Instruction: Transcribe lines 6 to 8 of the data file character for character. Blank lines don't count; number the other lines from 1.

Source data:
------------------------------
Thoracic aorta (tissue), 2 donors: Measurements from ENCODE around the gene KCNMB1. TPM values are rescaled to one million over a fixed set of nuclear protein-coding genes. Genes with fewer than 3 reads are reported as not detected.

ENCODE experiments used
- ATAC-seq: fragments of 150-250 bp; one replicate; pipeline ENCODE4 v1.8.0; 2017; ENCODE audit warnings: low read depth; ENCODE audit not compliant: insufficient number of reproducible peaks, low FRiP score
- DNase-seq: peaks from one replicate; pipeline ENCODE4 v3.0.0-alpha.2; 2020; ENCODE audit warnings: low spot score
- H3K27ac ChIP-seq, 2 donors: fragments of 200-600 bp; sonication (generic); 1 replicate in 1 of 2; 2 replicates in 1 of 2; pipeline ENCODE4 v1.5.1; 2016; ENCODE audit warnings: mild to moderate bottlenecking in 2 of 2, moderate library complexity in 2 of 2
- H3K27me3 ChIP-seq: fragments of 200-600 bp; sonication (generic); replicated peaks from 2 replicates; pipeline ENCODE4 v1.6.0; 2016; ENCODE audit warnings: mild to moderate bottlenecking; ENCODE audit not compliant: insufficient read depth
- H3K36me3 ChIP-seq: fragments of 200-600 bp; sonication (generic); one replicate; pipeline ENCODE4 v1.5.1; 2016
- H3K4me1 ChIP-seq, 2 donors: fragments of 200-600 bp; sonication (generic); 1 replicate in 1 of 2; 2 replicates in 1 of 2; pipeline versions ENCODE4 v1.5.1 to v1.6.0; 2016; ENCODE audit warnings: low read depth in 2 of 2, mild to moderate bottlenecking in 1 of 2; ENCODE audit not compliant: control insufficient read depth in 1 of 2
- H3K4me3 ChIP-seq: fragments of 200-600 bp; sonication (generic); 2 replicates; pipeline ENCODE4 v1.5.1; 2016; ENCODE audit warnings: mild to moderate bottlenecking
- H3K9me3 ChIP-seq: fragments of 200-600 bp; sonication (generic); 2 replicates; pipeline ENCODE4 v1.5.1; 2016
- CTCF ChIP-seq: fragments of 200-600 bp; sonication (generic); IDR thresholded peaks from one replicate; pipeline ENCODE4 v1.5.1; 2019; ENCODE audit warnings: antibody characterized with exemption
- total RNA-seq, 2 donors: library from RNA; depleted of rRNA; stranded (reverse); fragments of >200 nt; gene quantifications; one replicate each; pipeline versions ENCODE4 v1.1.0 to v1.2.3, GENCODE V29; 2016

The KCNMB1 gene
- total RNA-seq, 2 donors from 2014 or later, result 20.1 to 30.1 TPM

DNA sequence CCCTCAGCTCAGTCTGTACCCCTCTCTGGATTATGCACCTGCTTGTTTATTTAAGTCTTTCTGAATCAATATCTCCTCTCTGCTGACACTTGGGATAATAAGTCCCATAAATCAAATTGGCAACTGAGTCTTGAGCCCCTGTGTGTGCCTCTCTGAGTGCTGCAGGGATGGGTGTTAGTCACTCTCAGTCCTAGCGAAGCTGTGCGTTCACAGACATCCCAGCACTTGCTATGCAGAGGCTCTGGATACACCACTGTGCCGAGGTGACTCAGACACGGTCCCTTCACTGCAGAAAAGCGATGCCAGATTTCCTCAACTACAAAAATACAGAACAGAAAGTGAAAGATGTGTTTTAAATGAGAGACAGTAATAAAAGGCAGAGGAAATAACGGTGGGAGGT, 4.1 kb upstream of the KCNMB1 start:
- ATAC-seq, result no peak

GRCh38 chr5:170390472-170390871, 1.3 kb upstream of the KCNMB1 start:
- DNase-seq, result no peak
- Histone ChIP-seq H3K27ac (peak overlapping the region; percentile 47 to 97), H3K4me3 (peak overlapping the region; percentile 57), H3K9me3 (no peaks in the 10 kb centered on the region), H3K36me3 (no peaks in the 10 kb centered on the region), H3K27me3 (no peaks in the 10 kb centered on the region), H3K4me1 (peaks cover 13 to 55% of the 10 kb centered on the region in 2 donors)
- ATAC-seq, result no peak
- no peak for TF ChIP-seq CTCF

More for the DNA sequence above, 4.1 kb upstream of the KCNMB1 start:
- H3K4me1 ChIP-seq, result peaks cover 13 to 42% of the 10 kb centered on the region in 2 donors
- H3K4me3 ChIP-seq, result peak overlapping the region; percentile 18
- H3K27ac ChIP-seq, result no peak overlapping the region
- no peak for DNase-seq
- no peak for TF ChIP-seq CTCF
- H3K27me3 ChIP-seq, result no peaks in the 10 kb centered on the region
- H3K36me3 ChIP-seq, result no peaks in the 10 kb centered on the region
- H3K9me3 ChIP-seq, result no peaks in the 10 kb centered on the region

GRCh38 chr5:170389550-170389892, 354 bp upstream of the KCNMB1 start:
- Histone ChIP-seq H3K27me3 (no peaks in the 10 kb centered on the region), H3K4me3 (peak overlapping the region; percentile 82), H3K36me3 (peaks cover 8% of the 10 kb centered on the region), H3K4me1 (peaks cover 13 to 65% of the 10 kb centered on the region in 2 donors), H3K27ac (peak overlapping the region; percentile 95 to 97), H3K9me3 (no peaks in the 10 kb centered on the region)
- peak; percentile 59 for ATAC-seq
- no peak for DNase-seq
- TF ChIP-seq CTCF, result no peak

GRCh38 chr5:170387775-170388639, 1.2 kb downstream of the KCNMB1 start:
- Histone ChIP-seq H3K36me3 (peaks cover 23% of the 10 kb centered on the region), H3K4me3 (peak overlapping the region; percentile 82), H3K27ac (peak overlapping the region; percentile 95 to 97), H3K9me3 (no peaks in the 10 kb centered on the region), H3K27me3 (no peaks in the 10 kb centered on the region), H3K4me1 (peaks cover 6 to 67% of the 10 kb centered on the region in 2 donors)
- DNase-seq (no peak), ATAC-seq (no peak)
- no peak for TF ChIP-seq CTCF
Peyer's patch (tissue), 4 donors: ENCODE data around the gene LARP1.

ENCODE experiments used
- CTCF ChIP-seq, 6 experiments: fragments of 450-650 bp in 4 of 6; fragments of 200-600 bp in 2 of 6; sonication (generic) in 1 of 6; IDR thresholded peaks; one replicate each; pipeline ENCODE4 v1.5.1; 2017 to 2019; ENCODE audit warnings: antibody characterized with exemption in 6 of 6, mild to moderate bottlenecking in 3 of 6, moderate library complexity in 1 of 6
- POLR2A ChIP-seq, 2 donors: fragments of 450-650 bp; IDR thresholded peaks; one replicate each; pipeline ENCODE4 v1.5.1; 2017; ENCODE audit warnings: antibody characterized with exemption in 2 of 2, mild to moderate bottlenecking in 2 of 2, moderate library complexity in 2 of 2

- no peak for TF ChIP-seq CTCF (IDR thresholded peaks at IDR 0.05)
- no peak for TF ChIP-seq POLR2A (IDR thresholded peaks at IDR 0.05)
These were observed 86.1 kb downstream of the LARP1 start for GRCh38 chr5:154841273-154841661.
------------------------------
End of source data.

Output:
- H3K27me3 ChIP-seq: fragments of 200-600 bp; sonication (generic); replicated peaks from 2 replicates; pipeline ENCODE4 v1.6.0; 2016; ENCODE audit warnings: mild to moderate bottlenecking; ENCODE audit not compliant: insufficient read depth
- H3K36me3 ChIP-seq: fragments of 200-600 bp; sonication (generic); one replicate; pipeline ENCODE4 v1.5.1; 2016
- H3K4me1 ChIP-seq, 2 donors: fragments of 200-600 bp; sonication (generic); 1 replicate in 1 of 2; 2 replicates in 1 of 2; pipeline versions ENCODE4 v1.5.1 to v1.6.0; 2016; ENCODE audit warnings: low read depth in 2 of 2, mild to moderate bottlenecking in 1 of 2; ENCODE audit not compliant: control insufficient read depth in 1 of 2